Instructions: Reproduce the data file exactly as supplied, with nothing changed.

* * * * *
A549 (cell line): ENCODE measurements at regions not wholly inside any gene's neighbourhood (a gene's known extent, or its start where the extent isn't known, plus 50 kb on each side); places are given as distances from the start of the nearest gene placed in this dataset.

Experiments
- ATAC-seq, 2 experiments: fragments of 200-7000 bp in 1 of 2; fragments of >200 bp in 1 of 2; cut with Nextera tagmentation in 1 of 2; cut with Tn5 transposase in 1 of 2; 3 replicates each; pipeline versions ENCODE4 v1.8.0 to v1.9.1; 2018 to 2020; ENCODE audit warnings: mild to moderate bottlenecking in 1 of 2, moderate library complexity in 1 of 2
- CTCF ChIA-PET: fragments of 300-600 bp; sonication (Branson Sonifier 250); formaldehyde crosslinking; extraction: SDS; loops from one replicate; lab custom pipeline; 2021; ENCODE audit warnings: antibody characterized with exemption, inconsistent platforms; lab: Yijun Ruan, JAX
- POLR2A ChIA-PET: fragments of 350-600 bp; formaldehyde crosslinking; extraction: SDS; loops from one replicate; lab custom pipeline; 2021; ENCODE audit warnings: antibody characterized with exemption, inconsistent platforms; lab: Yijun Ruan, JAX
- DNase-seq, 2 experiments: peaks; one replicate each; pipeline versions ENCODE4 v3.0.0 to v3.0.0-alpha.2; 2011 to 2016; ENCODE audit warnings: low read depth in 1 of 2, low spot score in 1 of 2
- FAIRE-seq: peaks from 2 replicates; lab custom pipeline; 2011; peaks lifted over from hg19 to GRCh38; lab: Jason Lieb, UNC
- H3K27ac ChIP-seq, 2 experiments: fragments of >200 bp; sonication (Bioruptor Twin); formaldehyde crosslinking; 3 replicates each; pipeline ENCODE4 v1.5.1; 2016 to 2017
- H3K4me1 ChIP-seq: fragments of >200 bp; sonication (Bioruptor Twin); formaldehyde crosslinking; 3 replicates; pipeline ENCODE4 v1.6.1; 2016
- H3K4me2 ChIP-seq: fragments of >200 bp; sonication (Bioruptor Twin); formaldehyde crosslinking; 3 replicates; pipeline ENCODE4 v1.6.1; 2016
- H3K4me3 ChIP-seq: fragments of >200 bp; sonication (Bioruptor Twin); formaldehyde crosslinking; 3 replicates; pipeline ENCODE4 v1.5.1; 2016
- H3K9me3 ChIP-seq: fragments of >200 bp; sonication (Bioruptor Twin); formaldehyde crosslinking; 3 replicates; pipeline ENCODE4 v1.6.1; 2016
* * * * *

A549 (cell line): ENCODE measurements at regions not wholly inside any gene's neighbourhood (a gene's known extent, or its start where the extent isn't known, plus 50 kb on each side); places are given as distances from the start of the nearest gene placed in this dataset.

Experiments
- ATAC-seq, 2 experiments: fragments of 200-7000 bp in 1 of 2; fragments of >200 bp in 1 of 2; cut with Nextera tagmentation in 1 of 2; cut with Tn5 transposase in 1 of 2; 3 replicates each; pipeline versions ENCODE4 v1.8.0 to v1.9.1; 2018 to 2020; ENCODE audit warnings: mild to moderate bottlenecking in 1 of 2, moderate library complexity in 1 of 2
- CTCF ChIA-PET: fragments of 300-600 bp; sonication (Branson Sonifier 250); formaldehyde crosslinking; extraction: SDS; loops from one replicate; lab custom pipeline; 2021; ENCODE audit warnings: antibody characterized with exemption, inconsistent platforms; lab: Yijun Ruan, JAX
- POLR2A ChIA-PET: fragments of 350-600 bp; formaldehyde crosslinking; extraction: SDS; loops from one replicate; lab custom pipeline; 2021; ENCODE audit warnings: antibody characterized with exemption, inconsistent platforms; lab: Yijun Ruan, JAX
- DNase-seq, 2 experiments: peaks; one replicate each; pipeline versions ENCODE4 v3.0.0 to v3.0.0-alpha.2; 2011 to 2016; ENCODE audit warnings: low read depth in 1 of 2, low spot score in 1 of 2
- FAIRE-seq: peaks from 2 replicates; lab custom pipeline; 2011; peaks lifted over from hg19 to GRCh38; lab: Jason Lieb, UNC
- H3K27ac ChIP-seq, 2 experiments: fragments of >200 bp; sonication (Bioruptor Twin); formaldehyde crosslinking; 3 replicates each; pipeline ENCODE4 v1.5.1; 2016 to 2017
- H3K4me1 ChIP-seq: fragments of >200 bp; sonication (Bioruptor Twin); formaldehyde crosslinking; 3 replicates; pipeline ENCODE4 v1.6.1; 2016
- H3K4me2 ChIP-seq: fragments of >200 bp; sonication (Bioruptor Twin); formaldehyde crosslinking; 3 replicates; pipeline ENCODE4 v1.6.1; 2016
- H3K4me3 ChIP-seq: fragments of >200 bp; sonication (Bioruptor Twin); formaldehyde crosslinking; 3 replicates; pipeline ENCODE4 v1.5.1; 2016
- H3K9me3 ChIP-seq: fragments of >200 bp; sonication (Bioruptor Twin); formaldehyde crosslinking; 3 replicates; pipeline ENCODE4 v1.6.1; 2016